The journey has been well worth the time and energy. It is no longer my role to meet the physical and emotional needs of those with whom I work. I know in my heart that they are entitled to self-determination, just as I am, and I will support and empower them to pursue their goals no longer as a caregiver but a coach. I have learned much about the language used to speak of disability. I have also come to understand the intent behind my need to do this research. I have never spent much time thinking about nor identifying myself as a person with a disability. I needed to acknowledge myself as a member of the community and find a way to communicate that membership in a way that felt comfortable. In doing so, I have resolved my questions regarding how to communicate my thoughts, values, and beliefs by the language I will use to speak of disability with my clients and promote my business. First impressions matter and the language we use speaks volumes about who we are and what we value.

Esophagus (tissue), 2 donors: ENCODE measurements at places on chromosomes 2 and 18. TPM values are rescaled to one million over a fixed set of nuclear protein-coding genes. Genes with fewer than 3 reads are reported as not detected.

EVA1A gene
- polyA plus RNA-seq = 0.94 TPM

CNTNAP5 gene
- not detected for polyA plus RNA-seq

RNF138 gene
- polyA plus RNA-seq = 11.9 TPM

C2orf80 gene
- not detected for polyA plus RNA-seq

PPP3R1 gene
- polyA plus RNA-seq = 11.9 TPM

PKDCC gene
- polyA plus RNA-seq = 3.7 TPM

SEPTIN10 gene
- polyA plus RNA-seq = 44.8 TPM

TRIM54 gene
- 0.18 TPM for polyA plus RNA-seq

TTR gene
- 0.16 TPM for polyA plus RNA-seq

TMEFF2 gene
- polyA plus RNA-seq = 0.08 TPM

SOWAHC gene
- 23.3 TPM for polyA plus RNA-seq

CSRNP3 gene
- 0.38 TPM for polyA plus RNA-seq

Critical Disability Theory. Stanford Encyclopedia of Philosophy. https://stanford.library.sydney.edu.au/archives/win2019/entries/disability-critical/
Disability and Justice. Stanford Encyclopedia of Philosophy. https://plato.stanford.edu/entries/disability-justice/.
Disclosing Our Relationships to Disabilities: An Invitation for Disability Studies Scholars. Corbett Joan O’Toole 1 (disabled) 2 Independent Researcher. https://dsq-sds.org/article/view/3708/3226.
Disability Studies Quarterly.Siebers, Tobin. Disability Theory. Ann Arbor: University of Michigan Press, 2008. Reviewed by Michael Davidson. https://dsq-sds.org/article/view/160/160.
Medical Model of Disability versus Social Model of Disability. Living with Disability and Chronic Pain. https://canbc.org/blog/medical-model-of-disability-versus-social-model-of-disability/.
Disability Studies Quarterly. Un/covering: Making Disability Identity Legible. Heather Dawn Evans. https://dsq-sds.org/article/view/5556/4550.
Andrews, E. E., Forber-Pratt, A. J., Mona, L. R., Lund, E. M., Pilarski, C. R., & Balter, R. (2019). #SaytheWord: A disability culture commentary on the erasure of “disability”. Rehabilitation Psychology, 64(2), 111–118. https://doi.org/10.1037/rep0000258.